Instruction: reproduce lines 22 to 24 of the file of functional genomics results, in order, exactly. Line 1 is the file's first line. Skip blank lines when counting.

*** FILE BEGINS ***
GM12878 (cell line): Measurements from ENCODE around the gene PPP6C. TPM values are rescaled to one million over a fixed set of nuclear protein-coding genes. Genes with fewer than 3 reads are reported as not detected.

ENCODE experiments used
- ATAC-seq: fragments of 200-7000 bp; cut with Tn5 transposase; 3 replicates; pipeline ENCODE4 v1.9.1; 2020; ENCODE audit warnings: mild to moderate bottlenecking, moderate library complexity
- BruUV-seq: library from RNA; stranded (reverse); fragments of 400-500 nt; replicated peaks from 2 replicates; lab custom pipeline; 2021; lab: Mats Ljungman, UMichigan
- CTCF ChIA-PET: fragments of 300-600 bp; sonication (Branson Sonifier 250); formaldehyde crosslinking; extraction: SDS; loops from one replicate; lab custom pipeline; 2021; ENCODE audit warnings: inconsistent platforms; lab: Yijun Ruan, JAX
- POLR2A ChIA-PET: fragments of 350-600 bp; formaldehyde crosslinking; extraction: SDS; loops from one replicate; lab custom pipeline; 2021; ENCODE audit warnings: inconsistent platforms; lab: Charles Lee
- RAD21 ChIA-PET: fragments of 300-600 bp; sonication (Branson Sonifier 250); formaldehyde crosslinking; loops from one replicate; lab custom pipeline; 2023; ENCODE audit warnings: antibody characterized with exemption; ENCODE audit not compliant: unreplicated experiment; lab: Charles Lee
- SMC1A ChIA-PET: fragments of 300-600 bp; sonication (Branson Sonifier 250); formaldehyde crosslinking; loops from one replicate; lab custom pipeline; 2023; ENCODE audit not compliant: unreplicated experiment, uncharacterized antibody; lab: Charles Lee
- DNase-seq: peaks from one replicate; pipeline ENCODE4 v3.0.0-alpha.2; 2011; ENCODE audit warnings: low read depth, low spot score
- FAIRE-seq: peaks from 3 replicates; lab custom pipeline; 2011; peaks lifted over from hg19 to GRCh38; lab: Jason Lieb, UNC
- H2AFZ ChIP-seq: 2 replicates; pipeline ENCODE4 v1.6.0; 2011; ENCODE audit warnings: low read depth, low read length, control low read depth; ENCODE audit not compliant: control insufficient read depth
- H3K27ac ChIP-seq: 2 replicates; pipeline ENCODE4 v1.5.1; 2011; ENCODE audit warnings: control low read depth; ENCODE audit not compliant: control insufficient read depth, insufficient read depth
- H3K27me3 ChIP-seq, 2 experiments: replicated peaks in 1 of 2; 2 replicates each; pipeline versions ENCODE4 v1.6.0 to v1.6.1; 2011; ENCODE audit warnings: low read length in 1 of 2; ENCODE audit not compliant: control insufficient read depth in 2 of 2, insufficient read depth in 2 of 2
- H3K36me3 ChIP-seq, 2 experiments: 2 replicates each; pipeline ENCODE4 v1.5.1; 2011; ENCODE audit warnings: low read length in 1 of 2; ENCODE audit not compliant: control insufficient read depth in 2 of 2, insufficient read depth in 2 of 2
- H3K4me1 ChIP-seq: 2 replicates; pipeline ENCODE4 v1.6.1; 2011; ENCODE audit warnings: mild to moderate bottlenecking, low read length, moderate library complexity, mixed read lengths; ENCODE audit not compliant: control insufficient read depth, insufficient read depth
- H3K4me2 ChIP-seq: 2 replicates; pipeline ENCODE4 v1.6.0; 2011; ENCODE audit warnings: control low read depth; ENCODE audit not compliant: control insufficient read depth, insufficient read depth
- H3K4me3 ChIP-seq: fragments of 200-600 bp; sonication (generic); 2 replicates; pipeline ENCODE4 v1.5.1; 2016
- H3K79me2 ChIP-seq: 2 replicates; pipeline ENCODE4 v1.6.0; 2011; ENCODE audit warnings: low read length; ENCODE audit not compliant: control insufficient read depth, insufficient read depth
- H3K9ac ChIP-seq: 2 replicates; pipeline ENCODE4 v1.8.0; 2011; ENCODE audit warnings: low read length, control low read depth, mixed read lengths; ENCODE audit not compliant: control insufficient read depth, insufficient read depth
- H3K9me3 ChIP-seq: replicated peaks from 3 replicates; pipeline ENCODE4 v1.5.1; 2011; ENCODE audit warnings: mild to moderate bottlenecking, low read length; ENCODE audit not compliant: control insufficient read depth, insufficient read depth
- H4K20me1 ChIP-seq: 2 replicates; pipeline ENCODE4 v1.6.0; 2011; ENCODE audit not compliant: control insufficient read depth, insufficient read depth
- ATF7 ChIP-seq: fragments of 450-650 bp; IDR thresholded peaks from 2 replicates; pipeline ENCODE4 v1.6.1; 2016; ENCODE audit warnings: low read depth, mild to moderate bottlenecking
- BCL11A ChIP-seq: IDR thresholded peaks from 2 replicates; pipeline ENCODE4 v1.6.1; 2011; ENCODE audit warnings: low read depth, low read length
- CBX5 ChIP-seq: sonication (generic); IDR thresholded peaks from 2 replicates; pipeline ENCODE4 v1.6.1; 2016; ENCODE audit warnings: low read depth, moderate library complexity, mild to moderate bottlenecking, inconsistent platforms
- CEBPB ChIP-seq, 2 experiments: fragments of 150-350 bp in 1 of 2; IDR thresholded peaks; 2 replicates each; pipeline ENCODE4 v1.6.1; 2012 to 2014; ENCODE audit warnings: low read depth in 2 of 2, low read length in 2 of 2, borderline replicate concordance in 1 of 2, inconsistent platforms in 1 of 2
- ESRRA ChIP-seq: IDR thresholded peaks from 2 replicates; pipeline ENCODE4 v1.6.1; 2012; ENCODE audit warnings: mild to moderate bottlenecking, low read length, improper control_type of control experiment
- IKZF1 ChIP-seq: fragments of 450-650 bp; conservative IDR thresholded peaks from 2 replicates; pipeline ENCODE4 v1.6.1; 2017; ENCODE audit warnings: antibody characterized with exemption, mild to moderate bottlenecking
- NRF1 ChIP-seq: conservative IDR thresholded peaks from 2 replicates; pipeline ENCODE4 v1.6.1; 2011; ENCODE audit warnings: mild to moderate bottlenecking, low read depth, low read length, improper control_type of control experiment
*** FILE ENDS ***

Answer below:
- ATF7 ChIP-seq: fragments of 450-650 bp; IDR thresholded peaks from 2 replicates; pipeline ENCODE4 v1.6.1; 2016; ENCODE audit warnings: low read depth, mild to moderate bottlenecking
- BCL11A ChIP-seq: IDR thresholded peaks from 2 replicates; pipeline ENCODE4 v1.6.1; 2011; ENCODE audit warnings: low read depth, low read length
- CBX5 ChIP-seq: sonication (generic); IDR thresholded peaks from 2 replicates; pipeline ENCODE4 v1.6.1; 2016; ENCODE audit warnings: low read depth, moderate library complexity, mild to moderate bottlenecking, inconsistent platforms